Be prepared to explain why implicit racial bias is relevant given the legal standard. In Whren, the court held that a police officer’s subjective intentions are not relevant to ordinary Fourth Amendment analysis. This holding, however, should not preclude an advocate from making the argument that unconscious racial bias may be influencing a police officer’s perceptions and judgments about a defendant’s behavior. Advocates may need to clarify that they are not arguing that the officer was motivated by race, but rather urging the court to consider critically whether the defendant’s race might be influencing how the officer interpreted what he observed.

To justify a Terry stop, the relevant circumstances must provide a reasonable basis for police to suspect that a particular individual is engaged in wrongdoing. Consideration of whether a police officer has based his or her suspicion on generalizations about the behavior of members of a specific group, rather than objective facts specific to the individual defendant, would seem relevant to the court’s reasonable suspicion analysis. Thus, advocates should have an opportunity to question whether a police officer’s assertions about a defendant are truly based on a defendant’s actions, rather than assumptions about the defendant that may be based on race.

Encourage the court not to rely unduly on a police officer’s experience and expertise. In reasonable suspicion analysis, courts are to credit the practical experiences of police officers. Such deference, however, fails to consider that police officers may be influenced by implicit racial bias. While courts are to defer to police officers’ experience and expertise, this should not compromise the court’s efforts to engage in meaningful review. Advocates may need to explain that while courts are to give deference to police officers, they can nonetheless question why the officer’s experience and expertise led him or her to give a particular meaning to an asserted fact.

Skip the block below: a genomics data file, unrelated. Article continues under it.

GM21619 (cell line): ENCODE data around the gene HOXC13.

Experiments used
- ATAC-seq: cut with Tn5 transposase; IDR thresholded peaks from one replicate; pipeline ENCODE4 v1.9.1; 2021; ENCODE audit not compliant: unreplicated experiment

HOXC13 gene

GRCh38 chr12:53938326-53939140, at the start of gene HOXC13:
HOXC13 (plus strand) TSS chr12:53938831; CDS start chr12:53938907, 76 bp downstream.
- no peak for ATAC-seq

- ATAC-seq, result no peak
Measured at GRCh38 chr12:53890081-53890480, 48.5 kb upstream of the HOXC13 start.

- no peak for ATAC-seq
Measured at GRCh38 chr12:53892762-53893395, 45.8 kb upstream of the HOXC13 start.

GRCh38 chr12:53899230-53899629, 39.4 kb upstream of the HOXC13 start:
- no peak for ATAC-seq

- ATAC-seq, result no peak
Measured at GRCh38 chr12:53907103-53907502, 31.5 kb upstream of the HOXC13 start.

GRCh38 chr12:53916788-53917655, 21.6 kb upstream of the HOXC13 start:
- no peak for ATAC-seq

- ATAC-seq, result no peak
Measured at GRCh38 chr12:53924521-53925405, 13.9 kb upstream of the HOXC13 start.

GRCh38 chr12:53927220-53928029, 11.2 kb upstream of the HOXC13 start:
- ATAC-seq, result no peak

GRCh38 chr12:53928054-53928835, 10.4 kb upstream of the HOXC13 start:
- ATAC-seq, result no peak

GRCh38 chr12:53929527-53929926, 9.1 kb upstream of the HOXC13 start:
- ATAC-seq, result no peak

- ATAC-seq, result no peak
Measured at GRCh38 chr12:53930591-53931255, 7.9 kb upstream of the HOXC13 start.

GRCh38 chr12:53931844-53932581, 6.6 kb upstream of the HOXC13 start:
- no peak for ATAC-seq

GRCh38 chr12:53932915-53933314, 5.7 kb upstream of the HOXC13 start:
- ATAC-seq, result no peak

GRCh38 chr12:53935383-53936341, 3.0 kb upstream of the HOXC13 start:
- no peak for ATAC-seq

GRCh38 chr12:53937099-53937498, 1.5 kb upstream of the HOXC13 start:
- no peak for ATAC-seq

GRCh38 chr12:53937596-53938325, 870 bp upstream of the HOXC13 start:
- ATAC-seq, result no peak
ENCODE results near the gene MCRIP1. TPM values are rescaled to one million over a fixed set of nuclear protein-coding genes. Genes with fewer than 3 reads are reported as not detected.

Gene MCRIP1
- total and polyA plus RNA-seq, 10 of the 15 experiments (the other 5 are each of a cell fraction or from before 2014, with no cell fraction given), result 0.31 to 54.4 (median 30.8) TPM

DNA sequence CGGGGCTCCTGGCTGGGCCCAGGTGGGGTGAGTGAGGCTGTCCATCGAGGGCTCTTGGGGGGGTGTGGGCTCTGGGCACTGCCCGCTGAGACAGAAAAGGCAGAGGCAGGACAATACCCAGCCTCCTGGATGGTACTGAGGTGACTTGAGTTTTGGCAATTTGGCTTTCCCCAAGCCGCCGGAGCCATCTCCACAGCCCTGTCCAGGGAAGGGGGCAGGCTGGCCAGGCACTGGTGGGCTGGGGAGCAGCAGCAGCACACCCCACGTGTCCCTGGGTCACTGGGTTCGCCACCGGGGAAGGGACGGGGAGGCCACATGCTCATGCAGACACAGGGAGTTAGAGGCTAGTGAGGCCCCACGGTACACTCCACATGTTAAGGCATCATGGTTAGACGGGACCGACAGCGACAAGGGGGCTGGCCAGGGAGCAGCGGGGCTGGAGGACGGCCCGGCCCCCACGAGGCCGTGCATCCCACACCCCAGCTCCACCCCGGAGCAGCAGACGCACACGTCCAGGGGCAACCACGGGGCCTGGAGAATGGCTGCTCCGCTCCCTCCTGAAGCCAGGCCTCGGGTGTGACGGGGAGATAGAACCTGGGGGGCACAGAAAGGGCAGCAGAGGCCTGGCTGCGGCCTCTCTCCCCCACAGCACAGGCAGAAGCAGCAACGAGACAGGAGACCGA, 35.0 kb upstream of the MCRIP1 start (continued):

Distinguish truly objective facts from the police officer’s interpretations of the defendant’s behavior. To begin to identify the potential influence of bias in police officer decision making, it is important for advocates to have an opportunity to separate observable facts from the police officer’s interpretation. Thus, as a starting point, it may be necessary for advocates to point out the subjective aspects of asserted facts. This may be done by asking what the officer actually observed. This should set the groundwork for questioning the officer about what he or she observed the defendant doing that led the officer to judge the defendant’s behavior to be suspicious.

Once the truly objective facts are identified, question why particular behaviors are deemed suspicious. Advocates should challenge a police officer’s explanation of why, based on his or her expertise, the officer found a particular behavior to be suspicious. By doing so, advocates can identify key moments where police officers engage in logical leaps without adequate explanation.

Encourage the court to consider alternative narratives drawn from observable facts. In reasonable suspicion analysis, courts are to consider the totality of the circumstances. In finding that objective facts when taken together warrant reasonable suspicion, courts often place the facts into a narrative context. The government’s narrative predictably tends to be one of criminality—supporting the legal standard, but also aligning with prevalent negative racial stereotypes. As these narratives may have an inherent appeal, it is important that advocates present alternative narratives: An individual traveling on I-95 may be a drug courier transporting drugs, but he or she also might be a retiree traveling to see relatives.

An advocate may begin to move the court away from the status quo by demonstrating how observable facts put forth to support a finding of suspicion can also support an alternative narrative of innocence. Even more, an advocate may expose the potential influence of implicit racial bias by suggesting that the court imagine that the defendant is of a different race while considering the government’s asserted narrative.

ABA Criminal Justice Section

This article is an abridged and edited version of one that originally appeared on page 35 of Criminal Justice, Summer 2017 (32:2).

For more information or to obtain a copy of the periodical in which the full article appears, please call the ABA Service Center at 800/285-2221.